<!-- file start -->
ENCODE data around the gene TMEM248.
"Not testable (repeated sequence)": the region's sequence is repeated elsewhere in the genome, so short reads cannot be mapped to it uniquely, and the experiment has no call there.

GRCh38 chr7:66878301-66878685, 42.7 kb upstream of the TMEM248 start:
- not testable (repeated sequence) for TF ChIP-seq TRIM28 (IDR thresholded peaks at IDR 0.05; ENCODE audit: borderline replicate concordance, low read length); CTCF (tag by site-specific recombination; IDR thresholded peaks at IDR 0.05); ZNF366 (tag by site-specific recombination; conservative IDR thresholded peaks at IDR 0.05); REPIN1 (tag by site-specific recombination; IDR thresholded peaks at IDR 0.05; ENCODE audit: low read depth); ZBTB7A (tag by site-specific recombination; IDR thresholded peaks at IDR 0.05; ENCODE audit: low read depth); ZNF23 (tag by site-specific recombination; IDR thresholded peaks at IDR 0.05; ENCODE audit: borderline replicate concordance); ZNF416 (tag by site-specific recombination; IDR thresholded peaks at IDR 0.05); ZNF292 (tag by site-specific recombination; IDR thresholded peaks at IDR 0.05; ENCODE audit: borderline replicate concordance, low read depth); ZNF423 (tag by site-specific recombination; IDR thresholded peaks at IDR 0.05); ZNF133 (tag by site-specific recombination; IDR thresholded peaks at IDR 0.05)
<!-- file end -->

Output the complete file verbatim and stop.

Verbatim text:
ENCODE data around the gene TMEM248.
"Not testable (repeated sequence)": the region's sequence is repeated elsewhere in the genome, so short reads cannot be mapped to it uniquely, and the experiment has no call there.

GRCh38 chr7:66878301-66878685, 42.7 kb upstream of the TMEM248 start:
- not testable (repeated sequence) for TF ChIP-seq TRIM28 (IDR thresholded peaks at IDR 0.05; ENCODE audit: borderline replicate concordance, low read length); CTCF (tag by site-specific recombination; IDR thresholded peaks at IDR 0.05); ZNF366 (tag by site-specific recombination; conservative IDR thresholded peaks at IDR 0.05); REPIN1 (tag by site-specific recombination; IDR thresholded peaks at IDR 0.05; ENCODE audit: low read depth); ZBTB7A (tag by site-specific recombination; IDR thresholded peaks at IDR 0.05; ENCODE audit: low read depth); ZNF23 (tag by site-specific recombination; IDR thresholded peaks at IDR 0.05; ENCODE audit: borderline replicate concordance); ZNF416 (tag by site-specific recombination; IDR thresholded peaks at IDR 0.05); ZNF292 (tag by site-specific recombination; IDR thresholded peaks at IDR 0.05; ENCODE audit: borderline replicate concordance, low read depth); ZNF423 (tag by site-specific recombination; IDR thresholded peaks at IDR 0.05); ZNF133 (tag by site-specific recombination; IDR thresholded peaks at IDR 0.05)